Bulls eye more gains as S&P 500 hugs new high-water mark
The S&P 500 reached a new high-water mark—its second record close this year—setting the stage for further gains, as traders look ahead to next week's jobs report.
After struggling all week to break above its previous closing high, the S&P 500 closed at 1,854, up 9 points. The S&P's all-time intraday high of 1,858 was hit Monday, and that's the next level traders are watching.
Jim Paulsen, chief investment strategist at Wells Capital Management, expects the market to continue to make new highs this year but then to reverse course and end close to where it is now.
"One of the reasons the market continues to do better than people think—even in the face of bad reports that we're looking past because of the weather—is that the market is sensing there's something more going on in the economy," he said. "I still think we're going to have a growth rate of 3.5 percent this year, and that's what's being picked up by the market here."
The market could get concerned if there is a bad jobs report next week. The February jobs report is released Friday and follows two very soft reports. Fed Chair Janet Yellen has said the weather could be a factor, and the market is hyperfocused on the number because the Fed watches it.
In her testimony before Congress on Thursday, Yellen re-emphasized that the central bank has a high bar for altering its plans to taper its bond-buying.
(Read more: Yellen says cold weather may have impacted economy)
But not everyone is so optimistic that only weather is slowing the economy. Bond yields have moved lower on the idea that a string of weak data is not all about weather effect, particularly in housing.
Durable goods data was better than expected Thursday, with orders—excluding transportation—up 1.1 percent, the largest increase since May, after December's drop of 1.9 percent.
As stocks moved higher Thursday, Treasury yields moved lower, in part a reaction to events in Ukraine. The 10-year was yielding 2.64 percent late in the day, its lowest level since early February.
"What does the bond market know?" said Scott Redler of T3Live.com. "There's a slower economy coming? That's particularly good for bonds, so why is the stock market going up?"
He added, however, that there's a lot of liquidity and he expects the stock market to continue to rise.
(Read more: 'New Paranormal' and why black swans are circling)
"It has been five days of holding above 1,840, and now you have a close over 1,850," Redler said. "The door's open for 1,900, 1,925. We absorbed the news out of Russia. We absorbed the bad numbers. If weather starts to thaw and we get good numbers … that's when the market might extend."
Sector rotation could help drive the market higher, according to Redler.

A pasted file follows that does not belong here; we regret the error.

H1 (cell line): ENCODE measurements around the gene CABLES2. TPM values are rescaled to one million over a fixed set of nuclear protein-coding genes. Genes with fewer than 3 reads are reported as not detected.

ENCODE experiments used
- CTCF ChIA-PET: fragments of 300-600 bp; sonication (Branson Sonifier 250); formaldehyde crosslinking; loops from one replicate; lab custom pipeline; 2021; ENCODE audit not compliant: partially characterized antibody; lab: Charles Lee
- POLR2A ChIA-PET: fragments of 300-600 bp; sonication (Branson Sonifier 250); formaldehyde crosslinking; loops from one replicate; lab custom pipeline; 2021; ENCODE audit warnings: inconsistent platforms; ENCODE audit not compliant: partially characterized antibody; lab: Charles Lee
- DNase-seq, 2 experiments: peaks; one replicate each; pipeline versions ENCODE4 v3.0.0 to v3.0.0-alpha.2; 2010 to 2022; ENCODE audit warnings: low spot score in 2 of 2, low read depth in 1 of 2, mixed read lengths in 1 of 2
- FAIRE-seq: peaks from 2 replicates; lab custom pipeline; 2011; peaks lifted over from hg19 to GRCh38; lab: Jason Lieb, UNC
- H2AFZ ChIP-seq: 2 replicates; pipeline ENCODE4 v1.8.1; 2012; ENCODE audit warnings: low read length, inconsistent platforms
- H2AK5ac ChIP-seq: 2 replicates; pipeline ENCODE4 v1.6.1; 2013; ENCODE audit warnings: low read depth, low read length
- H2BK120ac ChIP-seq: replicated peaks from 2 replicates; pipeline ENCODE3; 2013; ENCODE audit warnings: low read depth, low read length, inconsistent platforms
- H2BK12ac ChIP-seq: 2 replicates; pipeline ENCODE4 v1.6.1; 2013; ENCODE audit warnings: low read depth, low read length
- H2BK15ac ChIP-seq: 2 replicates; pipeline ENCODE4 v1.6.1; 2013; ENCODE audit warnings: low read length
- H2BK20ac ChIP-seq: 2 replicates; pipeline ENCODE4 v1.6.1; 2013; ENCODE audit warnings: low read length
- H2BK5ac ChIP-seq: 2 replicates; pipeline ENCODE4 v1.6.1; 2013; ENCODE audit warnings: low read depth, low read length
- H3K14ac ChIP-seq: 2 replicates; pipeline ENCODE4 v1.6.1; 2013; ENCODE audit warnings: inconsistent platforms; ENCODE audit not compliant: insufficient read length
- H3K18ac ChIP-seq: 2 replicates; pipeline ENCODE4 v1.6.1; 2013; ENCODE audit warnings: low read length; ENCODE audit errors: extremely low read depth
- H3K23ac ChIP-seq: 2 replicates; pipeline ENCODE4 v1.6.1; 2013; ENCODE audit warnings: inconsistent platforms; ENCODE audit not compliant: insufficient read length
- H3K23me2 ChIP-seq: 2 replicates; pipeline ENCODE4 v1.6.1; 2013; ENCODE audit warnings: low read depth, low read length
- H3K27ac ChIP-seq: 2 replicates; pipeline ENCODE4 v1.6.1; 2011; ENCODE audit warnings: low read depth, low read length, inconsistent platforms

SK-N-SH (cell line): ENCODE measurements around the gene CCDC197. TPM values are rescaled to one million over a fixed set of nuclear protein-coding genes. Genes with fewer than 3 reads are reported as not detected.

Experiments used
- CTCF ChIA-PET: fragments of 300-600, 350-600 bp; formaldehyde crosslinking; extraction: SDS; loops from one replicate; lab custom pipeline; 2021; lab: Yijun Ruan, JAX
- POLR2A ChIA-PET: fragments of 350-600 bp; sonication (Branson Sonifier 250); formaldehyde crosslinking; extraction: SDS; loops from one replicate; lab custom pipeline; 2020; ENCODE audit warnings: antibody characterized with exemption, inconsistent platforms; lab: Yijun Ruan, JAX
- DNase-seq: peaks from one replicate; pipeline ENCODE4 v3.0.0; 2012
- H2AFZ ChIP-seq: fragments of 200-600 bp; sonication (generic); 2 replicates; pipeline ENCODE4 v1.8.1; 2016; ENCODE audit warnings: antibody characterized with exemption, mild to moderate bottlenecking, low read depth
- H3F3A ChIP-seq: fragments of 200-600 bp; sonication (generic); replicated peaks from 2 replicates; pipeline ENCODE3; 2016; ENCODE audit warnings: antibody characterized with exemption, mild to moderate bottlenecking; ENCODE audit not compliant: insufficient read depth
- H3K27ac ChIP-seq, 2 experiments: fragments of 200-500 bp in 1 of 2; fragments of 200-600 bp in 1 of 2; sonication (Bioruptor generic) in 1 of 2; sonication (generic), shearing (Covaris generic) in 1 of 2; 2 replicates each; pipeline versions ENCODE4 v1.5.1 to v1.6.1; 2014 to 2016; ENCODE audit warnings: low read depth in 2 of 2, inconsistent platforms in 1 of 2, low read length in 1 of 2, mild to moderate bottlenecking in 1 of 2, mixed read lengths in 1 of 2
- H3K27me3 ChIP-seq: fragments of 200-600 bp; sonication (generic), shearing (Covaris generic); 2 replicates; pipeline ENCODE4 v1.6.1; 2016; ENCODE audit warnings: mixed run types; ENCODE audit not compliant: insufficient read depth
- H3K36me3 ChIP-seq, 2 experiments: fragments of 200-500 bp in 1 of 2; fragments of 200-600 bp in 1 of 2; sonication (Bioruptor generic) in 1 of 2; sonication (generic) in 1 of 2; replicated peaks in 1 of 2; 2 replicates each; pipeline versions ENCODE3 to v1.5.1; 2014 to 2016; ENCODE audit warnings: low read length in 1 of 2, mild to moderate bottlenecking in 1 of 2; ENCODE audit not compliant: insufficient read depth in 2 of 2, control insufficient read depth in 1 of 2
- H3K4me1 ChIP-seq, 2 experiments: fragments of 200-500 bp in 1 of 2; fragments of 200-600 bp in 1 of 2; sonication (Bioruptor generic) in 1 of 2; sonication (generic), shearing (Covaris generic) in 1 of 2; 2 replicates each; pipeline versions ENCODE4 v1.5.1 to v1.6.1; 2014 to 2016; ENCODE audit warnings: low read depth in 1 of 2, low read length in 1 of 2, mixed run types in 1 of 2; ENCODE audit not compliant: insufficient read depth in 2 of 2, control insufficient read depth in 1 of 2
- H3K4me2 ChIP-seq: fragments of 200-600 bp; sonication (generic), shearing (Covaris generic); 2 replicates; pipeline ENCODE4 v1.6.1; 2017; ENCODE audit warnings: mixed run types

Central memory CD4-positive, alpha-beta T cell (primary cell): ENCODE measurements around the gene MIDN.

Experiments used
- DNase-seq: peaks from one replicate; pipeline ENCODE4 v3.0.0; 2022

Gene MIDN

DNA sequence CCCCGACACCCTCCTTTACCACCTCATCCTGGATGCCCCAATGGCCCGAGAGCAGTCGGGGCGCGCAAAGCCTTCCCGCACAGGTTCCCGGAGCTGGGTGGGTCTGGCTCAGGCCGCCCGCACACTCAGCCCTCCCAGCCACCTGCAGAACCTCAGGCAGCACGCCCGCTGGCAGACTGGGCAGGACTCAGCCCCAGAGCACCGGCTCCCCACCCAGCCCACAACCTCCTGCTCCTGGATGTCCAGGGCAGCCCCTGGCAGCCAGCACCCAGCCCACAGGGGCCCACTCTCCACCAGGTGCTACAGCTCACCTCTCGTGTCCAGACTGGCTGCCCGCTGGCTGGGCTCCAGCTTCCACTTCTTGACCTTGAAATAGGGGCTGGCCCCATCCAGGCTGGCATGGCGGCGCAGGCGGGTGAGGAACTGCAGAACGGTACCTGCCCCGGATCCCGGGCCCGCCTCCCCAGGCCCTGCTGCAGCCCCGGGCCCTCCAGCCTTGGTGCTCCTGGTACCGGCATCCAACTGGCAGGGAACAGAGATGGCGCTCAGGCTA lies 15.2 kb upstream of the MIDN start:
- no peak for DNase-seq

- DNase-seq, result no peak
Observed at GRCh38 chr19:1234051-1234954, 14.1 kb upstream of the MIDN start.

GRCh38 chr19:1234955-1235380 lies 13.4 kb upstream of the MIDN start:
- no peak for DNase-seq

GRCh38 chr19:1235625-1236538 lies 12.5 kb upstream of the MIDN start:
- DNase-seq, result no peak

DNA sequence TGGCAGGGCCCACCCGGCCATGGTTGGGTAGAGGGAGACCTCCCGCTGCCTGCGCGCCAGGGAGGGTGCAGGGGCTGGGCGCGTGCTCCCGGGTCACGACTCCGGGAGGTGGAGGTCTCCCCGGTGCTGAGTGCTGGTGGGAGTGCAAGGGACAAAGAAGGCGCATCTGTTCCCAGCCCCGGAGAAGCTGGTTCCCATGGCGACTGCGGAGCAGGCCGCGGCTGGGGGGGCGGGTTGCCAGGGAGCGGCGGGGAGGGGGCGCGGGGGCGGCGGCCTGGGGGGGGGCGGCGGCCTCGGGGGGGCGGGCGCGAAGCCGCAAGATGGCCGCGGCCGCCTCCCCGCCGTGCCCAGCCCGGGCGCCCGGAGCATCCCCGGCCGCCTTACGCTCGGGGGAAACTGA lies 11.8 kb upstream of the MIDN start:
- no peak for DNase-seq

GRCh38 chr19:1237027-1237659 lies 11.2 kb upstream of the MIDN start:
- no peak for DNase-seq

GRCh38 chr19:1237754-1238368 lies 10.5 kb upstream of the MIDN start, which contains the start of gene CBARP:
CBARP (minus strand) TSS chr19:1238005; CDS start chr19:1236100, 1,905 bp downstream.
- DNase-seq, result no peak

"You have home builders at highs; you have Nasdaq at highs," he said. "The great rotation wasn't from stocks to bonds. It was really from sector to sector, and until that stops we should grind higher."
The best-performing sector Thursday was telecom, up 1.7 percent, which also happen to be the worst performer of the year, down 4.9 percent. Utilities, the best-performing sector year to date, up 5.1 percent, was the worst performer Thursday, down 0.3 percent. Traders are watching if financials can take more of a leadership role, a group that was up 0.8 percent Thursday and is up 2.4 percent since the start of February.
(Read more: Retail's double helix: Sales and margin)
Paulsen approaches 2014 as a barbell, since he thinks stocks will decline after strong gains. He favors commodities-driven materials stocks and utilities, but for different reasons: Utilities are viewed as a defensive sector that investors buy for yield, and the materials sector responds to stronger economic growth. That sector turned positive on the year just this week.
"Commodity prices are going up, and nobody's focusing on it," he said.
What to watch
The second read on fourth-quarter GDP is reported at 8:30 a.m. ET. It is expected to drop to 2.4 percent from 3.2 percent. Chicago PMI is slated for 9:45 ET, and consumer sentiment is released at 9:55 a.m. Pending home sales are forecast to show a gain of 1.6 percent when released at 10 a.m., compared with a drop of 8.7 percent.
Traders will continue to watch events in the Ukraine. Ousted President Viktor Yanukovych plans to hold a news conference in southern Russia at 8 a.m. ET.
Dallas Fed President Richard Fisher speaks in Zurich on U.S. monetary policy at 5 a.m. ET .
—By CNBC's Patti Domm. Follow her on Twitter